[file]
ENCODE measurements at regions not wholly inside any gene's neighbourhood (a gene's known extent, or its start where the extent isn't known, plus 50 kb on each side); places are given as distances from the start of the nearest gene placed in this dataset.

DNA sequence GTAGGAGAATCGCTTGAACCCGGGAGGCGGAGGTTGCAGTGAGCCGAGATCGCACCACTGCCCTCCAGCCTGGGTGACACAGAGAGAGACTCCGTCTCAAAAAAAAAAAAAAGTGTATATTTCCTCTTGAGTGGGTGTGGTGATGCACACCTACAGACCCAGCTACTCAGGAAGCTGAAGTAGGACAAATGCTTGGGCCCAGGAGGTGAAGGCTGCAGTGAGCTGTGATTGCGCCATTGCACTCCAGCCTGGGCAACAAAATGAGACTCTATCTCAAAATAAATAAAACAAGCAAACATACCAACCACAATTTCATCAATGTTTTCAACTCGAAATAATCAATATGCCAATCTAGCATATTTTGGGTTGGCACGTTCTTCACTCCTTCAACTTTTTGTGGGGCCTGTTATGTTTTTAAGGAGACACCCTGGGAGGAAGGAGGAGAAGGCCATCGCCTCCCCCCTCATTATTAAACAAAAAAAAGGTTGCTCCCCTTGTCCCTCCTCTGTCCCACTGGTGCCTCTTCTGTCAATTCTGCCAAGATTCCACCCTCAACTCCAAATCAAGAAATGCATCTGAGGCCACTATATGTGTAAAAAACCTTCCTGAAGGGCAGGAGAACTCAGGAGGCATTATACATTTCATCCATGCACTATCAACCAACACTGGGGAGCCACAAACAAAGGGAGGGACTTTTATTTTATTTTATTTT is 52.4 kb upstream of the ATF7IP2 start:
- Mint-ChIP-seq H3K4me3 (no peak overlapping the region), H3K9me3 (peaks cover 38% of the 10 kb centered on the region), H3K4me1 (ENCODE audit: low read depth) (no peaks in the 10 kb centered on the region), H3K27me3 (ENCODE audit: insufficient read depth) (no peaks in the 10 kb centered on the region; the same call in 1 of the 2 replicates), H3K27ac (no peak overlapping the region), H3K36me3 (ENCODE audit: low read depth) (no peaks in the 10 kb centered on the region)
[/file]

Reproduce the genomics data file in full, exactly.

ENCODE measurements at regions not wholly inside any gene's neighbourhood (a gene's known extent, or its start where the extent isn't known, plus 50 kb on each side); places are given as distances from the start of the nearest gene placed in this dataset.

DNA sequence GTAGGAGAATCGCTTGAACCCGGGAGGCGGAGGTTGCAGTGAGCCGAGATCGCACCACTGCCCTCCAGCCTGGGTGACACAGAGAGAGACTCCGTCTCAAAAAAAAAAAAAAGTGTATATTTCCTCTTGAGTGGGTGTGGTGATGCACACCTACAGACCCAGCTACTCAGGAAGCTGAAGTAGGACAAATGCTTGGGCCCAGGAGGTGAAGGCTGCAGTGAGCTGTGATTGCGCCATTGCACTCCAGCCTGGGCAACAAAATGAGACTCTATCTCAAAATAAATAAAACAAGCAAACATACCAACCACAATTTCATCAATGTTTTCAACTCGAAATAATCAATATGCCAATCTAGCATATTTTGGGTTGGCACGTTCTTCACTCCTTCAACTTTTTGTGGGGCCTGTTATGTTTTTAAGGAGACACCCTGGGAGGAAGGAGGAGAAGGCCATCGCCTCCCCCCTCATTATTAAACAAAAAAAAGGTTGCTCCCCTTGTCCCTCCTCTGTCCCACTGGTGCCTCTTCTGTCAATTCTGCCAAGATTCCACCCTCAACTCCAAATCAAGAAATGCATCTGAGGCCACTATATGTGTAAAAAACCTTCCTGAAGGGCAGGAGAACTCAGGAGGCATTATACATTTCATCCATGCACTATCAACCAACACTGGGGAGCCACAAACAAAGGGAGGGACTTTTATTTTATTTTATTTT is 52.4 kb upstream of the ATF7IP2 start:
- Mint-ChIP-seq H3K4me3 (no peak overlapping the region), H3K9me3 (peaks cover 38% of the 10 kb centered on the region), H3K4me1 (ENCODE audit: low read depth) (no peaks in the 10 kb centered on the region), H3K27me3 (ENCODE audit: insufficient read depth) (no peaks in the 10 kb centered on the region; the same call in 1 of the 2 replicates), H3K27ac (no peak overlapping the region), H3K36me3 (ENCODE audit: low read depth) (no peaks in the 10 kb centered on the region)